Before It's Gone explores the impact of climate change on coffee with Dean Cycon of Dean's Beans. We talk about environmental and economic issues, and the problems farmers face when their coffee crops fail.
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When you take climate change down to its impact on families and environments on a local level, it's profound and it's here right now. The statistic I’ve read is about fifty percent. Of all coffee land will disappear by 2050 - and that's a profound impact on people, on the environment, and on economics. Coffee is a profitable marketplace. And everybody involved in coffee can be doing a lot more to ensure that climate change doesn't destroy not only the planet, but coffee farmers’ lives that we depend on.
What will happen is the destruction of coffee crops leads to the loss of livelihood for farmers, that leads to environmental refugees of several million people worldwide, will happen in a very short time.
It’s this cascading effect of climate change can change the environment, and then you have a choice - you can try to make the environment better, or try to increase coffee production. If you make environment better your yields may be lower for a couple of years, but you're creating a healthy environment and long-term sustainability for your coffee farm. If you go for the short-term fix of just planting more coffee trees, cutting down trees, in the short amount of a couple of years you may have some more coffee. But in the long run, you’re only exacerbating the problems of climate change.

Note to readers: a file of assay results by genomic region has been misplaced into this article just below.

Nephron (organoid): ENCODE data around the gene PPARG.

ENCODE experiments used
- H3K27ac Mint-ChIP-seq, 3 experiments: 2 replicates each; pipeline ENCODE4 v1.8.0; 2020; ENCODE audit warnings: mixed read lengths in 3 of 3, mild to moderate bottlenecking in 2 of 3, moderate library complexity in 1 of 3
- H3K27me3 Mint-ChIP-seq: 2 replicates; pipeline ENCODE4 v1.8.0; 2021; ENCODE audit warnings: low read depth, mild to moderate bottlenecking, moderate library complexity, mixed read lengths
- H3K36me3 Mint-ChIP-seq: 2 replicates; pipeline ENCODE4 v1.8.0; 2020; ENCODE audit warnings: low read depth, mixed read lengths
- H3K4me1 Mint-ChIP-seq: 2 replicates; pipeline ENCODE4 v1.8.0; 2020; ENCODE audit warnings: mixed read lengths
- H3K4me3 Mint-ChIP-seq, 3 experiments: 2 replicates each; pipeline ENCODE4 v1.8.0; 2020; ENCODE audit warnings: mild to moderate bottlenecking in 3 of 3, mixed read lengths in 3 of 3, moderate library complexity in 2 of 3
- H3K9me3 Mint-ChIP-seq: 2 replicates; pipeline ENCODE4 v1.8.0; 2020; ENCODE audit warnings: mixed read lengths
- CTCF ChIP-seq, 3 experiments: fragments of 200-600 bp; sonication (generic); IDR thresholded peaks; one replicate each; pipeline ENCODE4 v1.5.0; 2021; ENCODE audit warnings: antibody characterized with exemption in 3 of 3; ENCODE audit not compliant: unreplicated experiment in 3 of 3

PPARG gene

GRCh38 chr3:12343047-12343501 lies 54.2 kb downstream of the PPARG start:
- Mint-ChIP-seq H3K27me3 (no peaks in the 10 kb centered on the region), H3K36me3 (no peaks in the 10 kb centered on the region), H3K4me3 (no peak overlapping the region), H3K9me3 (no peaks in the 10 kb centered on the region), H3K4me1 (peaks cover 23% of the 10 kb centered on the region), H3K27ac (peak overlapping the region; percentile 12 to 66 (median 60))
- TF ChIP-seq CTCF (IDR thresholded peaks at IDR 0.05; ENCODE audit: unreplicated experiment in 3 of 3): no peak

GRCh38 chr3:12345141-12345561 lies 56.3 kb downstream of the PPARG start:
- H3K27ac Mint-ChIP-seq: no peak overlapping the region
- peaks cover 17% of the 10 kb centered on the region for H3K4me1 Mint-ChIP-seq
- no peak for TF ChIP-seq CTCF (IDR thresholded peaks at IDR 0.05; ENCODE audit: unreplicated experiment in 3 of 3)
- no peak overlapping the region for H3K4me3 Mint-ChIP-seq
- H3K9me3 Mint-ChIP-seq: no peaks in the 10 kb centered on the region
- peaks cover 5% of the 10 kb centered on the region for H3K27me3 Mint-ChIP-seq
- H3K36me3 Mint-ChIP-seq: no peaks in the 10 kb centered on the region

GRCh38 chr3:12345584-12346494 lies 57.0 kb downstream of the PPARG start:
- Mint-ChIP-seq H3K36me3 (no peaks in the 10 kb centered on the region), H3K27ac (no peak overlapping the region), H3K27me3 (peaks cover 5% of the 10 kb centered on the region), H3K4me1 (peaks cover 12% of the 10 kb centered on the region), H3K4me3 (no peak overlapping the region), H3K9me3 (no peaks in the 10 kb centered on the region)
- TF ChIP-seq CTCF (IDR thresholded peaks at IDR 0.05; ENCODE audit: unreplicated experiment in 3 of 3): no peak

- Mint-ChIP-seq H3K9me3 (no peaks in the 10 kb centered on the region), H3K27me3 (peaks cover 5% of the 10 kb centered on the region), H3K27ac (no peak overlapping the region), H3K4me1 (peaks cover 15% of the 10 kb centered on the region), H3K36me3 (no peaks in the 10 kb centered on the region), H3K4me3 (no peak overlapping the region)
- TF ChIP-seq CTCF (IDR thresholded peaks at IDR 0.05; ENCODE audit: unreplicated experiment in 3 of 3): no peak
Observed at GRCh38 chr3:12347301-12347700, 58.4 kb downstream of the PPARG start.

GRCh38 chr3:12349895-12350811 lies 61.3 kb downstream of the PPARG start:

These are the two-paths forward. On one hand we have the Fairtrade and organic movement that is trying to assist farmers towards healthier plants. And on the other hand we've got the movement towards more coffee, let's get more coffee out there.
There's a tension in the industry, is it going to be high-quality, small producer, environmentally sensitive coffee, or is it gonna be mass-produced, get it out there so we can keep the big companies in business coffee?
It's up to the consumers, roasters, the farmers to work together to address these issues on a micro level. Such as, learning dry land techniques. Such as, alternative income for coffee farmers.
Every cup of coffee you buy, you can be either helping a coffee family for driving them deeper into poverty.
For me, I think that the word sustainable should be banned. Just like all natural. It has no legal meaning. Anybody can say it, and every coffee company I know is saying that their coffee is sustainable. Well, that's really interesting. Considering coffee is not sustainable right now given climate change.
Before it's Gone is produced by Video4Good and hosted by Gretchen Siegchrist